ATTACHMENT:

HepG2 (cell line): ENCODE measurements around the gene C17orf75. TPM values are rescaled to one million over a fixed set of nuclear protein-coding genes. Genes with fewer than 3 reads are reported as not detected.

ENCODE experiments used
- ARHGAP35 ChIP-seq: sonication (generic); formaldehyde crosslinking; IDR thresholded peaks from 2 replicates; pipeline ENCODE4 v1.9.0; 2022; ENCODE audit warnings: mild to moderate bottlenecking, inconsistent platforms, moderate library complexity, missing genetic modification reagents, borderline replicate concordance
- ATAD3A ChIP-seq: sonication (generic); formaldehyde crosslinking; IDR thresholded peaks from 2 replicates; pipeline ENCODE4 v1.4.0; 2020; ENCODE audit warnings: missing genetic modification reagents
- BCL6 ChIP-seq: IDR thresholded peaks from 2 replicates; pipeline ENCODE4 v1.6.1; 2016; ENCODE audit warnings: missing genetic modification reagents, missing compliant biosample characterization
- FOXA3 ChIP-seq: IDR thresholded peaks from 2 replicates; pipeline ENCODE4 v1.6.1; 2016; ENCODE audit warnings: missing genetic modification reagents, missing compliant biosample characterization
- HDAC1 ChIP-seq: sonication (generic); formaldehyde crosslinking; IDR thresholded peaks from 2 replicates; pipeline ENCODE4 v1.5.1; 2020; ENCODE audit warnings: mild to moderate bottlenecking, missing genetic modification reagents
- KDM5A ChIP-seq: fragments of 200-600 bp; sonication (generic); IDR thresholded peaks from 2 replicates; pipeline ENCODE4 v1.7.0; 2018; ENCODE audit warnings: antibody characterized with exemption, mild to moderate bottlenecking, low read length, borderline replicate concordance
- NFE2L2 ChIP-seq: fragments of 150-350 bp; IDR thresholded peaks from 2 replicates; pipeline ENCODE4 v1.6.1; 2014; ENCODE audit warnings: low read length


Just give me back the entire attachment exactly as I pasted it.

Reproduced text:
HepG2 (cell line): ENCODE measurements around the gene C17orf75. TPM values are rescaled to one million over a fixed set of nuclear protein-coding genes. Genes with fewer than 3 reads are reported as not detected.

ENCODE experiments used
- ARHGAP35 ChIP-seq: sonication (generic); formaldehyde crosslinking; IDR thresholded peaks from 2 replicates; pipeline ENCODE4 v1.9.0; 2022; ENCODE audit warnings: mild to moderate bottlenecking, inconsistent platforms, moderate library complexity, missing genetic modification reagents, borderline replicate concordance
- ATAD3A ChIP-seq: sonication (generic); formaldehyde crosslinking; IDR thresholded peaks from 2 replicates; pipeline ENCODE4 v1.4.0; 2020; ENCODE audit warnings: missing genetic modification reagents
- BCL6 ChIP-seq: IDR thresholded peaks from 2 replicates; pipeline ENCODE4 v1.6.1; 2016; ENCODE audit warnings: missing genetic modification reagents, missing compliant biosample characterization
- FOXA3 ChIP-seq: IDR thresholded peaks from 2 replicates; pipeline ENCODE4 v1.6.1; 2016; ENCODE audit warnings: missing genetic modification reagents, missing compliant biosample characterization
- HDAC1 ChIP-seq: sonication (generic); formaldehyde crosslinking; IDR thresholded peaks from 2 replicates; pipeline ENCODE4 v1.5.1; 2020; ENCODE audit warnings: mild to moderate bottlenecking, missing genetic modification reagents
- KDM5A ChIP-seq: fragments of 200-600 bp; sonication (generic); IDR thresholded peaks from 2 replicates; pipeline ENCODE4 v1.7.0; 2018; ENCODE audit warnings: antibody characterized with exemption, mild to moderate bottlenecking, low read length, borderline replicate concordance
- NFE2L2 ChIP-seq: fragments of 150-350 bp; IDR thresholded peaks from 2 replicates; pipeline ENCODE4 v1.6.1; 2014; ENCODE audit warnings: low read length